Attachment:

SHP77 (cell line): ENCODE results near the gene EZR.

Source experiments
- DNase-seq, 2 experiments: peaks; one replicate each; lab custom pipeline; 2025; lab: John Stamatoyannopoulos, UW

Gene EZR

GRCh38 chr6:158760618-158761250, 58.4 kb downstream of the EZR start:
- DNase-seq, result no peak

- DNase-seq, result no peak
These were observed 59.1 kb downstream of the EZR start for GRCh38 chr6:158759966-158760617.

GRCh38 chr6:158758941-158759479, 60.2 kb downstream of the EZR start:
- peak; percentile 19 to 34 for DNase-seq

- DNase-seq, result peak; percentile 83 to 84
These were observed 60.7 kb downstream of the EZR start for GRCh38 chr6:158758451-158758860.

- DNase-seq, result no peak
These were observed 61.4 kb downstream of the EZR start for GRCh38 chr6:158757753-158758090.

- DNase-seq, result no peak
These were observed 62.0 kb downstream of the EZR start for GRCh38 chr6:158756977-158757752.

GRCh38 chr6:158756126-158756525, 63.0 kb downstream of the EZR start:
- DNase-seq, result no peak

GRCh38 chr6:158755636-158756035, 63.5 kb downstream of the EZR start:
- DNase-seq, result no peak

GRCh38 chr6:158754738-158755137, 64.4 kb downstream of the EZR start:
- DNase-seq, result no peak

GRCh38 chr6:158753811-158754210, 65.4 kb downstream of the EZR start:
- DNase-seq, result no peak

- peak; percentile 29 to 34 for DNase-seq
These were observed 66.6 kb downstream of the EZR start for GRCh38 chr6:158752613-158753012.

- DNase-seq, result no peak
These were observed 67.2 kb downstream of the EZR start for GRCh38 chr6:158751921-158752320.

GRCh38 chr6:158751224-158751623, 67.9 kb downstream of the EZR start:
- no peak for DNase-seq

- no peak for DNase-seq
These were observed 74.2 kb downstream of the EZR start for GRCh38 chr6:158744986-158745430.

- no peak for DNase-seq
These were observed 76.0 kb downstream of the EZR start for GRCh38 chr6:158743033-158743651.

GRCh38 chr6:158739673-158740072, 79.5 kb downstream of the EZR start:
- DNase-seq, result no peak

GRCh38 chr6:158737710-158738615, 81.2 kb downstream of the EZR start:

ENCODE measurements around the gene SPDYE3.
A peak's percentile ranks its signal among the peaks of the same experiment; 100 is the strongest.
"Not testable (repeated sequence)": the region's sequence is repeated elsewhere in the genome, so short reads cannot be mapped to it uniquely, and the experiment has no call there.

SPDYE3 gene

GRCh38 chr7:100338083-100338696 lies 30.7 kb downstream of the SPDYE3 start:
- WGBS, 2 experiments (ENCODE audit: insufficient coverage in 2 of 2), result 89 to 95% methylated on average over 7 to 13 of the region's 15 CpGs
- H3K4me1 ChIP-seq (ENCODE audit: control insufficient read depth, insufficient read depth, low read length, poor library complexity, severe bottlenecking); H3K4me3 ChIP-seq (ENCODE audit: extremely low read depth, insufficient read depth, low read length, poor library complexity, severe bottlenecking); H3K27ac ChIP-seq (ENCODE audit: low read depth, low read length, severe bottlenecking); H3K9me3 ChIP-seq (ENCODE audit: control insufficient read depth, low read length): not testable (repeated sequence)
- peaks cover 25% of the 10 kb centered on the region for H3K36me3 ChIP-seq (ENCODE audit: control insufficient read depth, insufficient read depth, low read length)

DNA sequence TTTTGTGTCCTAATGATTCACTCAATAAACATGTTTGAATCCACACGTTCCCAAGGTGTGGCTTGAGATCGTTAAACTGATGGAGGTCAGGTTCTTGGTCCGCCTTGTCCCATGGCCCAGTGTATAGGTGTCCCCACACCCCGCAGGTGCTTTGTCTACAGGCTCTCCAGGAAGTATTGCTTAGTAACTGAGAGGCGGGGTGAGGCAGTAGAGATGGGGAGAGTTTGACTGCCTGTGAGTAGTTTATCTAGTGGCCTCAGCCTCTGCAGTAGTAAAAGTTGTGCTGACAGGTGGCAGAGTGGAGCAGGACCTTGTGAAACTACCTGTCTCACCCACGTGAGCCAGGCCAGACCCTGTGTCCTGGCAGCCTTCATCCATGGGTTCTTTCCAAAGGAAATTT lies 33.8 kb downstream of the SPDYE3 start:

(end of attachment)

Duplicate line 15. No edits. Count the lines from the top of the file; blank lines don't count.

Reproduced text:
- DNase-seq, result no peak